While most good chefs attract a loyal following in their restaurants, few reach television stardom.
It’s a typical week, yet instead of preparing menus and shopping for 200-plus diners, James Reeson is thinking about recording segments for his well-established cooking show Alive and Cooking. And well established it is, with season six currently airing and over 750 shows under his belt.
Stardom, however, is not all glamour. On set, James cleans the induction stove top, polishing it to a glassy finish. He dons a clean shirt, gives his hair a quick brush and spray, and applies his stage make up – just a brush or two of non-shine foundation powder. No make-up stylist, no large production team; just one assistant chef, one producer/director, and one camera operator who doubles as the sound engineer.
The lure of cooking captured Reeson at a young age. He started his chef apprenticeship at 15 and proceeded to gain experience in restaurants around the UK and Europe. Arriving in Australia 20-odd years ago, he found things were different. The seasons were reversed, fish were not the same, and vegetables had other names. So to learn quickly, James hooked up with an agency, gaining work in some really diverse kitchens – hospitals, RSL clubs, Government House, posh restaurants.
Although upon entering television, there was also a degree of un-learning to do. Doing a cooking show in some ways is the complete opposite to how a restaurant would work – continuity, about 30 good, solid recipes, kitchen staff. “Here we do three recipes per show, we don’t repeat things that much, perhaps revisit something, or do it another way. Comparatively, yes this is a lot of fun.”
And while seasonality and local food do play a large part in philosophy and delivery, much of that is lost in the television world where schedules and replays mean we could be watching an asparagus or mango recipe in the middle of winter.
Reeson describes the show’s style as realist. Real food you can cook at home yourself. No exotic ingredients, such as truffles. Just basic ingredients you can get from any supermarket.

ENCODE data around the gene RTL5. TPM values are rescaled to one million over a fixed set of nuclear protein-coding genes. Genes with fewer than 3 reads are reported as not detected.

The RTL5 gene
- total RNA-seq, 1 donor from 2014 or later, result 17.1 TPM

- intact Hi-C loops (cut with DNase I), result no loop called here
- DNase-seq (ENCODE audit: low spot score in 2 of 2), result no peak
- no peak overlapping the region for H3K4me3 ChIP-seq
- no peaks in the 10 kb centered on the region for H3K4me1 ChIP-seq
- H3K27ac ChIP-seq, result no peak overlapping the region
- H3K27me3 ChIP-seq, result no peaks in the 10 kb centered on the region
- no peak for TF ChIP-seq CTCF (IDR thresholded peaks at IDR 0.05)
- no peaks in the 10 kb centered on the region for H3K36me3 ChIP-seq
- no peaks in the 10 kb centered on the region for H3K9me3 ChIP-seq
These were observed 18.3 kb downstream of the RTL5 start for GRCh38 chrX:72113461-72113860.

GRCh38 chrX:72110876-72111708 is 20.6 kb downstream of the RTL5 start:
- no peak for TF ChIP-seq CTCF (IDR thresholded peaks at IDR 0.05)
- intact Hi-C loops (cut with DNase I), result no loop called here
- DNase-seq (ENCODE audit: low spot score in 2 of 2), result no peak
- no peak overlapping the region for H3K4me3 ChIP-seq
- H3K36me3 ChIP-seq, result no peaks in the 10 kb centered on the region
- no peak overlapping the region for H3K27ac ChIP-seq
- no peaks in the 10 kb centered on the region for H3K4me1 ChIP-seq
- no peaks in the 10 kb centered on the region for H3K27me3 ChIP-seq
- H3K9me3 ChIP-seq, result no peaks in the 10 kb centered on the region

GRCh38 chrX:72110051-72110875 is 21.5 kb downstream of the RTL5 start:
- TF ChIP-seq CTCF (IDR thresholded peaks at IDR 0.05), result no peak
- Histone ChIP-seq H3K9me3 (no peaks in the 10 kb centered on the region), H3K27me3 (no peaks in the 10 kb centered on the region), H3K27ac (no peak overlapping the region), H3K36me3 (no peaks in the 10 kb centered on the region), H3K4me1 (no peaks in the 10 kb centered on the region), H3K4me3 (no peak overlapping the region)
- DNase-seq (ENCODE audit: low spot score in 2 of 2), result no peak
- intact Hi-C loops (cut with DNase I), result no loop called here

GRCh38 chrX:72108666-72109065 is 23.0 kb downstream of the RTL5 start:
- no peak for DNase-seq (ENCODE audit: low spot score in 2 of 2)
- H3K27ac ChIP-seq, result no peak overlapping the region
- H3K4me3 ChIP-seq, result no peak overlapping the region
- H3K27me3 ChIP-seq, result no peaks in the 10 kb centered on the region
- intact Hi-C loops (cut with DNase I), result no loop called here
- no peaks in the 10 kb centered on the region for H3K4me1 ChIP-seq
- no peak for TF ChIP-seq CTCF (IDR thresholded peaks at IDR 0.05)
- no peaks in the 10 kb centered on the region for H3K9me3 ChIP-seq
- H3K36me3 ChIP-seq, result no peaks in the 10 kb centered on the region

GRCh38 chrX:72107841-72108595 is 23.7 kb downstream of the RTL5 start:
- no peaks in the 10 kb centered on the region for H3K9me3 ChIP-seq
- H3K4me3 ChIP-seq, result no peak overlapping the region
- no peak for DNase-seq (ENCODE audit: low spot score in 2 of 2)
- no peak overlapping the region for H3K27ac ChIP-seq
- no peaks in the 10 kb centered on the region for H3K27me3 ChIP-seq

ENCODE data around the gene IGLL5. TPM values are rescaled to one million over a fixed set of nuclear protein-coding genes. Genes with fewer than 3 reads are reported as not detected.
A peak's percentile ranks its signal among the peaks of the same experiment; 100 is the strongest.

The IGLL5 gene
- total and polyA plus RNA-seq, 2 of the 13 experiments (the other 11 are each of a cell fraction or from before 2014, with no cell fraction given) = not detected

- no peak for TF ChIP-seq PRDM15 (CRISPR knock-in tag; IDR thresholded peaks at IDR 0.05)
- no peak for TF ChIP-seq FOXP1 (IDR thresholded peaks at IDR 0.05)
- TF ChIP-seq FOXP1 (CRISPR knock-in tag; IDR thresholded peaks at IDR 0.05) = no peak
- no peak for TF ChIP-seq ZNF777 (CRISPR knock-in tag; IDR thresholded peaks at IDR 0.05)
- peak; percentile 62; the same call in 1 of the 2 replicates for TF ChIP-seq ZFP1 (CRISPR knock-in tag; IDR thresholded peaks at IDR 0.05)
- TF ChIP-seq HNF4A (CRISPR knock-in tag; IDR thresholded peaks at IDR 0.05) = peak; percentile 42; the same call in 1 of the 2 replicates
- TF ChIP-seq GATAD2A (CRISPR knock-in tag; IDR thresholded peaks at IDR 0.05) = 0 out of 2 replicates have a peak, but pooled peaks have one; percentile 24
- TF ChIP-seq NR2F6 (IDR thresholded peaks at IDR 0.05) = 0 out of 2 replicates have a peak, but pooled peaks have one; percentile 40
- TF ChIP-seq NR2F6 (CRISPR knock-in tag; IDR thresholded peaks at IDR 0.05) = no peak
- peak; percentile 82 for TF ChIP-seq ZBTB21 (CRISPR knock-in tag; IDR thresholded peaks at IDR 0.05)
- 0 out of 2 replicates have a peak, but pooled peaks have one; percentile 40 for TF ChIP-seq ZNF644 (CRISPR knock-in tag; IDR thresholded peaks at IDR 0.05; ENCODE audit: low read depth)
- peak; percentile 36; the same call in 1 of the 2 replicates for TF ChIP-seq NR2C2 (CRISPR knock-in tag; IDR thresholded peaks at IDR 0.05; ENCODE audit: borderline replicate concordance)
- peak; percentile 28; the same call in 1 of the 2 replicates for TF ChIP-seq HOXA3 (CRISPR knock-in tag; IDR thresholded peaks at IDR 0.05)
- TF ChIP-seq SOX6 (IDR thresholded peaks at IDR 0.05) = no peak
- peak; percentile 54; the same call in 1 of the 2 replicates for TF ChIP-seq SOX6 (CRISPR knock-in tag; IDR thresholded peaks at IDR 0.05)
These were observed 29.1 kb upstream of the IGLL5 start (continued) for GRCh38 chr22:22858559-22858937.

Real cooking also means you get what you see. There are no reshoots, very little editing, and the show – all shot with one main camera, and a second close-up camera, is as near to home cooking as you can get. “I want people to get cooking, to try out the recipes and to see it’s as easy as it looks on television,” says James. “And they do – try them. I constantly get people saying, ‘I tried this recipe and it was great’. Or this or that didn’t work. I ask what they changed or added?”
With season six now well into production, and shows airing five days a week with repeats running in the off season, that’s a lot of screen time. And with three recipes per program, that’s a lot of recipes. So it would be fair to say that James Reeson is starting to get noticed. One look at his fan Facebook page would tell you that women in particular seem to have taken to him. He grins, “It’s not my fault” and “quite bizarre really”. With that much screen time under his belt, and a fairly wicked sense of humour, it was bound to happen.
Ideas for the show need to be fresh and ever changing, and tend to happen quite organically. “Sometimes we’ve had something on the weekend that was rubbish, so we think, let’s try our own version. The other morning I woke up with a song in my head, “Summer Breeze”. So that day it was picnic food and picnicking style things.”
On the show, food styling is a strict no-go zone. “We don’t do food styling, we just put it on the plate. I mean we do try and make things look as nice as we can, but we want food to look real, the same as it will look when you make it at home.”
While James Reeson is a bit critical of high-budget television cooking shows, the criticism is more about whether the recipes and the cooking is actually do-able by the average person at home. He may be “just another bloody TV chef” but this one actually does seem to care, to want to get people cooking more at home, and cooking good food.
“Cooking is a real skill, one that more people should have. They should teach cooking more at school, although there is a flipside for chefs. There may not be as many restaurants then.” Or maybe there still will be. We all need to have someone else cook for us sometimes, for a treat, for relief and for inspiration.